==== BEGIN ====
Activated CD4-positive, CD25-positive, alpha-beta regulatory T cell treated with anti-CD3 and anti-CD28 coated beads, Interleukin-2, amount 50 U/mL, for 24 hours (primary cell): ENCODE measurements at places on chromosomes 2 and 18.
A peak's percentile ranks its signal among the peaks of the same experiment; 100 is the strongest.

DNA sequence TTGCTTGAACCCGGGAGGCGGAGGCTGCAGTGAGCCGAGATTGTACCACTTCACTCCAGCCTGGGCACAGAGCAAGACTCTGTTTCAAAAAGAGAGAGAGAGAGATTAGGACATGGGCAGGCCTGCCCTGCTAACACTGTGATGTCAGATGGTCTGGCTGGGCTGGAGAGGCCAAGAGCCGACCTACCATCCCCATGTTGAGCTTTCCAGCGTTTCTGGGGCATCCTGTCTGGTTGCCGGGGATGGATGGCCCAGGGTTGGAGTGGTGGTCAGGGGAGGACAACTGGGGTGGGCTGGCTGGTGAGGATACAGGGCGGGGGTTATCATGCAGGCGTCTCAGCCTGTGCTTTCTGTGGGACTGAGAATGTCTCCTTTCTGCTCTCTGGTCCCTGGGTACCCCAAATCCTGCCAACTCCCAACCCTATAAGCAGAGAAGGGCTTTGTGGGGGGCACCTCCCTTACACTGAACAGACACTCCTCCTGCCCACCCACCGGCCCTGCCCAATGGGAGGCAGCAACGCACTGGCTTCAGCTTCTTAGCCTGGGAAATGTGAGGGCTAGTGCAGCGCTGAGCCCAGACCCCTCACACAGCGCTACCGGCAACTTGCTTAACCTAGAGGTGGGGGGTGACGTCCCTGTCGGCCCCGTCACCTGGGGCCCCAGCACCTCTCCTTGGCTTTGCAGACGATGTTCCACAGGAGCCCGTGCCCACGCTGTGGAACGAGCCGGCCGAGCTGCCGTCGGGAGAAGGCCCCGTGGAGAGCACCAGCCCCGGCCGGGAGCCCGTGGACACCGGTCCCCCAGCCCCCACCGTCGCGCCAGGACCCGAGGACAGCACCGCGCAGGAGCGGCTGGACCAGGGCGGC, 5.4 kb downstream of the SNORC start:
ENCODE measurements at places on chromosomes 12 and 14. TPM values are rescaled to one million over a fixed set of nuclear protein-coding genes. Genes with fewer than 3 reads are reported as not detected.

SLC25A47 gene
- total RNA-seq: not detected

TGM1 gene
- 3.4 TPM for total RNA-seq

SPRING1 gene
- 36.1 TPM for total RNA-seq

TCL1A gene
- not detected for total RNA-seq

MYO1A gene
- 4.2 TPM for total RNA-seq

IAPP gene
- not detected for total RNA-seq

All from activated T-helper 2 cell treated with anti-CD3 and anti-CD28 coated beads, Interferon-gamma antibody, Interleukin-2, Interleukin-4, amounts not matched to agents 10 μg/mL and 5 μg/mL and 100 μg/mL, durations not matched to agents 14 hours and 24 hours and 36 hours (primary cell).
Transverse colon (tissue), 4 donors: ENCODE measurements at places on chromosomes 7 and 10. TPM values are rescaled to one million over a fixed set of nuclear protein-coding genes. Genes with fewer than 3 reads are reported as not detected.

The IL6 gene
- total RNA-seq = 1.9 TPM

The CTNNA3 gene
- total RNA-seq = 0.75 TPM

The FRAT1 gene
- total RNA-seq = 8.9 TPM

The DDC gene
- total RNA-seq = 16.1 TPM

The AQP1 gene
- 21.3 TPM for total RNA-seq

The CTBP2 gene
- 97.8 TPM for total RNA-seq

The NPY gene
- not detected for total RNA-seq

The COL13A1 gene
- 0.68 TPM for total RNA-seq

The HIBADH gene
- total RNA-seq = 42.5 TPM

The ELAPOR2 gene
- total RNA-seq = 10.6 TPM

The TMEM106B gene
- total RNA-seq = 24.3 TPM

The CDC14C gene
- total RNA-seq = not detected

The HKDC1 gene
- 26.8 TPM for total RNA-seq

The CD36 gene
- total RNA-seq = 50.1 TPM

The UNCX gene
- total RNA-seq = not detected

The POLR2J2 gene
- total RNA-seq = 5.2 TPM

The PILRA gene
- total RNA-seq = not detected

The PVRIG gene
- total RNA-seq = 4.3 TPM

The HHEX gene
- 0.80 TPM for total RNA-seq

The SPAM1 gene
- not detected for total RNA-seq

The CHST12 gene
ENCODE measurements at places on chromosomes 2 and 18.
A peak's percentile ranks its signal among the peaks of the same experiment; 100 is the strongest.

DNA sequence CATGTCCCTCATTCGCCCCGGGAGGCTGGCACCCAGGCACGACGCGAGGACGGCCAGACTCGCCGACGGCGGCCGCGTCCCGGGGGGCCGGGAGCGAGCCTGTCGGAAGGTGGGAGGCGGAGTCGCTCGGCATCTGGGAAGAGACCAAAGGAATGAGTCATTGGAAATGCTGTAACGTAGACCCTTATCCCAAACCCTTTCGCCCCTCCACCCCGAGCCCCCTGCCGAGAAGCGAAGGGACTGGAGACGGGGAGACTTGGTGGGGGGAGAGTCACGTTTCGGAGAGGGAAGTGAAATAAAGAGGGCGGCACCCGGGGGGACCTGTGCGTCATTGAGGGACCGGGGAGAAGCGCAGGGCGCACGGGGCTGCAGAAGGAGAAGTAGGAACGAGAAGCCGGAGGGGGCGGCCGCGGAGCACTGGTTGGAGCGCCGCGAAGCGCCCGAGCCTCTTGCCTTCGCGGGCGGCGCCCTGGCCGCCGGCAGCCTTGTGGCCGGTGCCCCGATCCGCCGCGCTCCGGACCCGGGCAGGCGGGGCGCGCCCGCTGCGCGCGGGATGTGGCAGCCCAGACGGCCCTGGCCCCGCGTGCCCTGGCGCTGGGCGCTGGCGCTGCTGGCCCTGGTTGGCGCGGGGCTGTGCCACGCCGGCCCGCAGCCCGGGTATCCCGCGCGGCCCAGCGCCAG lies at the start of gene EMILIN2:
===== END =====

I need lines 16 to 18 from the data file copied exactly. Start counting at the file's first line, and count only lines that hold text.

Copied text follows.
- not detected for total RNA-seq

All from activated T-helper 2 cell treated with anti-CD3 and anti-CD28 coated beads, Interferon-gamma antibody, Interleukin-2, Interleukin-4, amounts not matched to agents 10 μg/mL and 5 μg/mL and 100 μg/mL, durations not matched to agents 14 hours and 24 hours and 36 hours (primary cell).
Transverse colon (tissue), 4 donors: ENCODE measurements at places on chromosomes 7 and 10. TPM values are rescaled to one million over a fixed set of nuclear protein-coding genes. Genes with fewer than 3 reads are reported as not detected.